Hamish Fletcher

Business reporter for the NZ Herald

David Ross gets 10 years, 10 months jail

David Ross,left, and a supporter, outside court in Wellington. Photo / Mark Mitchell
David Ross,left, and a supporter, outside court in Wellington. Photo / Mark Mitchell

The man behind New Zealand's largest Ponzi scheme has been sentenced to 10 years and 10 months in jail - a punishment deemed too lenient by one of his victims.

David Ross, Wellington financier and former head of the Ross Asset Management (RAM), was sentenced at the Wellington District Court today by Judge Denys Barry.

The 63-year-old's elaborate fraud, spanning 12 years, cost hundreds of investors their life savings and retirement funds.

In total, $115.5 million of investments is estimated to have been lost in the group, which folded last November. Prior to its collapse, Ross had led investors to believe they had $351.5m in client portfolios.

His sentencing today follows guilty pleas to a combination of Serious Fraud Office (SFO) and Financial Markets Authority (FMA) charges.

A minimum non-parole sentence of five years and five months was imposed by Judge Barry.

Bruce Tichbon, who lost money with RAM and heads the victim's group Ross Support, said outside court today the assigned jail time was not enough.

"It is not a sufficient disincentive to stop further white collar fraud in this country. We have had a raft of it in the last five or six years, and I confidently predict that we will see more."

SFO director Julie Read said more than 1200 client accounts had been affected by Ross' scheme.

"The financial losses are not only significant to hose individuals but they will have a flow-on effect as those investors' dealings in the New Zealand economy are impacted."

FMA chief executive Sean Hughes said he had the utmost sympathy for investors who had placed their trust in Ross.

"From next year financial advisers who manage a client's portfolio under an investment authority will no longer be able to hold that money or property themselves," he said.

Among Ross' 700 victims were a couple who had given over their life savings in the hope of securing funding for their autistic son's future.

"This was to be the nest egg for the future care of our mentally disabled son," the wife told the court through their victim impact statement.

They were planning to put returns earned from RAM investments towards a home for their son where he could live with others under supervision when they were no longer able to care for him, she said through tears.

"He is entirely dependent on us."

Another of Ross' victims revealed how the ordeal had led to him being suicidal.

The investor said he and his wife invested $1.4 million in the company.

"It was the capital reward from years of hard work and stress."

The pain and anguish had even been too much for the man to draft his victim impact statement, which had to be written by his wife, he told the court.

"I was not up to it, I was suicidal."

Judge Barry said Ross' actions had "blighted the remaining lives of the often elderly and all innocent citizens''.

"Effectively, your hubris has wrought incalculable harm to many hundreds of people."

While he accepted Ross' remorse was genuine - demonstrated in court by the reading of an apology letter from Ross to his investors - any mitigating factors in his sentence had to be tempered against the sheer scale of his offending.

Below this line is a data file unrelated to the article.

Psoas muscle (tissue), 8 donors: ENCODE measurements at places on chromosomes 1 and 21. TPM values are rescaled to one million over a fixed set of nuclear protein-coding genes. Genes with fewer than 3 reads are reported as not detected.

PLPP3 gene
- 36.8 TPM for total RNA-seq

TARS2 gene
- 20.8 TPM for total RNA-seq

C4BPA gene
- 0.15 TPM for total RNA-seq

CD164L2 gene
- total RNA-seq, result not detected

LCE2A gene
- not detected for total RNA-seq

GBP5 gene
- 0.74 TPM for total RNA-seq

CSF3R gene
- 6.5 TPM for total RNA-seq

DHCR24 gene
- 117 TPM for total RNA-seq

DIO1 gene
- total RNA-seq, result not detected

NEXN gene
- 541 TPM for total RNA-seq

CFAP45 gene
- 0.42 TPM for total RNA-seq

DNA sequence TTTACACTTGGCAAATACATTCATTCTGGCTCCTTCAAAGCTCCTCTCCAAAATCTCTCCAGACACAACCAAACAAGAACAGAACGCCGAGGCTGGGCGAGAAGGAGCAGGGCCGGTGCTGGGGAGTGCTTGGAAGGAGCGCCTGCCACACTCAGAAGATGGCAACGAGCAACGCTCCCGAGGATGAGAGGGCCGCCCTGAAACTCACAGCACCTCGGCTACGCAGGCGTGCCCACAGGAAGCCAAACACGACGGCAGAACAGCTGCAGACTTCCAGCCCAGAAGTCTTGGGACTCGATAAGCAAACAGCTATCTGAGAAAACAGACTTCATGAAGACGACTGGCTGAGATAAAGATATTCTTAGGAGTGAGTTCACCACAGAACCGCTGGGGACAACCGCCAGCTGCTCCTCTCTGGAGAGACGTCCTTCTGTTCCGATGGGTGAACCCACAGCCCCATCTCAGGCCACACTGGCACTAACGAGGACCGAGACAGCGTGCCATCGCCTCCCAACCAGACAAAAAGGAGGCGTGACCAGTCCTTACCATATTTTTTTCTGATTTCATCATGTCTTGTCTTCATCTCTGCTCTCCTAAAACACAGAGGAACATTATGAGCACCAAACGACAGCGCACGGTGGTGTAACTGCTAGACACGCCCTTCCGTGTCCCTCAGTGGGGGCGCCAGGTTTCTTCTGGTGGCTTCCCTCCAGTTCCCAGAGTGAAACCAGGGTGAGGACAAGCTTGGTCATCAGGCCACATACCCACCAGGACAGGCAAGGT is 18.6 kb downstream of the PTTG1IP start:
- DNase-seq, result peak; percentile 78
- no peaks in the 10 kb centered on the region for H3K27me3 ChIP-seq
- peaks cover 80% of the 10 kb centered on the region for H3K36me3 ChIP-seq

The letter, read by Ross' lawyer Gary Turkington, expressed Ross' regret over his actions.

"I'm so sorry for the losses that you have incurred for my actions."

Judge Barry said even though Ross had no previous convictions, the offending had taken place over at least 12 years and involved an "increasingly complex deceit" focused on maintaining the illusion that he was a skilled and trusted benefactor.

Many of his victims had been elderly, disabled and frail, Judge Barry said.

SFO prosecutor Kristy McDonald, QC, said Ross' offending was "unprecedented in New Zealand".

"No fraud case comes close to it in terms of offending and scale," she said.

Jeanette Buchanan and Bruce Tichbon are among David Ross' 700 victims.

The pair, who have been in contact for about a year, met in person for the first time at the failed financier's sentencing today.

Both attended as representatives of their families, who had invested and lost much of their life savings with Ross Asset Management.

Mr Tichbon said Ross' Ponzi scheme was the last straw.

The 63-year-old father-of-five had already lost money with failed companies Bridgecorp, St Laurence and Strategic Finance.

"I just lost it".

This time, he was determined to see those at the top held to account.

Ross' sentence was merely another step in his mission to bring about about tougher regulatory rules in New Zealand, Mr Tichbon said.

He had prepared himself for a "low" sentence outcome, but the minimum imprisonment period of five years and five months had been disappointing, he said.

"The guy was just so ruthless.

"He would talk to a retired couple, and he would listen to their objectives, what they wanted to do for their children and for their old age. He would listen to these people's stories and respond so compassionately," Mr Tichbon said.

There were countless stories of how reassuring and understanding Ross was towards those who trusted him with their money.

His sentence will not be a big enough deterrent to New Zealand's white collar criminals, Mr Tichbon said.

Mrs Buchanan, who lives in Nelson with her husband, said they had trusted the financier with savings of $620,000.

"He was seemingly really passionate about what he did."

The investment sum was made over a five-year-period and was the couple's retirement fund, the 56-year-old said.